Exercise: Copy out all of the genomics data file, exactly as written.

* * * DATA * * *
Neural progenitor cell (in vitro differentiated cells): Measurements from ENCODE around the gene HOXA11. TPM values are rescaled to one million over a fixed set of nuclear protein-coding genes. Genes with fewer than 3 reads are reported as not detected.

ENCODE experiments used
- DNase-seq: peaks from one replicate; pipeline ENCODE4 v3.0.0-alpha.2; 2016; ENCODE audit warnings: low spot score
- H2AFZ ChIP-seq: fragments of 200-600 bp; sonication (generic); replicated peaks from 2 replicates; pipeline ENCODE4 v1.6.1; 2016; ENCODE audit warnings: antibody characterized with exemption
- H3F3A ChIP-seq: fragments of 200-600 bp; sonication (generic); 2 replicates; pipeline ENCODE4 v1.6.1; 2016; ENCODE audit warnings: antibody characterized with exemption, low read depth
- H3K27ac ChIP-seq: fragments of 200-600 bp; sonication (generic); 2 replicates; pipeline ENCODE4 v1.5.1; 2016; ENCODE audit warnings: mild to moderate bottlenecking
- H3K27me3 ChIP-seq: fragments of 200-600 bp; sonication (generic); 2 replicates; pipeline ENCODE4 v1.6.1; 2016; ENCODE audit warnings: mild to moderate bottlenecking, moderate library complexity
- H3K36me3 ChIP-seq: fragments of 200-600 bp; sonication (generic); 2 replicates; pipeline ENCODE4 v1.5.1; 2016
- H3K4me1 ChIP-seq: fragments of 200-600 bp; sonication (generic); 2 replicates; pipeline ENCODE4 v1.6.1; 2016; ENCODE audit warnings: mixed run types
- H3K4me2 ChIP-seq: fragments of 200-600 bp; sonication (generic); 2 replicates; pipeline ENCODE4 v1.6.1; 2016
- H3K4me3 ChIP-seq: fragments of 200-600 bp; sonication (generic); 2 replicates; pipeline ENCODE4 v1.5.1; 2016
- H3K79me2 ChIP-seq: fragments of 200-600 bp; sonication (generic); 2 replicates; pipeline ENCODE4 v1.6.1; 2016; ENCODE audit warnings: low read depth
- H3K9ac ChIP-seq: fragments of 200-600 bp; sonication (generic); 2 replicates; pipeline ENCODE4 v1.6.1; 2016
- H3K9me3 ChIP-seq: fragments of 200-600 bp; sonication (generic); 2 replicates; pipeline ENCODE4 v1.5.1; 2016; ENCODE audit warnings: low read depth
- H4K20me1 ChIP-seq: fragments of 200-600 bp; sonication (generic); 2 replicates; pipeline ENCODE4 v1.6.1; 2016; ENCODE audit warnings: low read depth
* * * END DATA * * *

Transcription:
Neural progenitor cell (in vitro differentiated cells): Measurements from ENCODE around the gene HOXA11. TPM values are rescaled to one million over a fixed set of nuclear protein-coding genes. Genes with fewer than 3 reads are reported as not detected.

ENCODE experiments used
- DNase-seq: peaks from one replicate; pipeline ENCODE4 v3.0.0-alpha.2; 2016; ENCODE audit warnings: low spot score
- H2AFZ ChIP-seq: fragments of 200-600 bp; sonication (generic); replicated peaks from 2 replicates; pipeline ENCODE4 v1.6.1; 2016; ENCODE audit warnings: antibody characterized with exemption
- H3F3A ChIP-seq: fragments of 200-600 bp; sonication (generic); 2 replicates; pipeline ENCODE4 v1.6.1; 2016; ENCODE audit warnings: antibody characterized with exemption, low read depth
- H3K27ac ChIP-seq: fragments of 200-600 bp; sonication (generic); 2 replicates; pipeline ENCODE4 v1.5.1; 2016; ENCODE audit warnings: mild to moderate bottlenecking
- H3K27me3 ChIP-seq: fragments of 200-600 bp; sonication (generic); 2 replicates; pipeline ENCODE4 v1.6.1; 2016; ENCODE audit warnings: mild to moderate bottlenecking, moderate library complexity
- H3K36me3 ChIP-seq: fragments of 200-600 bp; sonication (generic); 2 replicates; pipeline ENCODE4 v1.5.1; 2016
- H3K4me1 ChIP-seq: fragments of 200-600 bp; sonication (generic); 2 replicates; pipeline ENCODE4 v1.6.1; 2016; ENCODE audit warnings: mixed run types
- H3K4me2 ChIP-seq: fragments of 200-600 bp; sonication (generic); 2 replicates; pipeline ENCODE4 v1.6.1; 2016
- H3K4me3 ChIP-seq: fragments of 200-600 bp; sonication (generic); 2 replicates; pipeline ENCODE4 v1.5.1; 2016
- H3K79me2 ChIP-seq: fragments of 200-600 bp; sonication (generic); 2 replicates; pipeline ENCODE4 v1.6.1; 2016; ENCODE audit warnings: low read depth
- H3K9ac ChIP-seq: fragments of 200-600 bp; sonication (generic); 2 replicates; pipeline ENCODE4 v1.6.1; 2016
- H3K9me3 ChIP-seq: fragments of 200-600 bp; sonication (generic); 2 replicates; pipeline ENCODE4 v1.5.1; 2016; ENCODE audit warnings: low read depth
- H4K20me1 ChIP-seq: fragments of 200-600 bp; sonication (generic); 2 replicates; pipeline ENCODE4 v1.6.1; 2016; ENCODE audit warnings: low read depth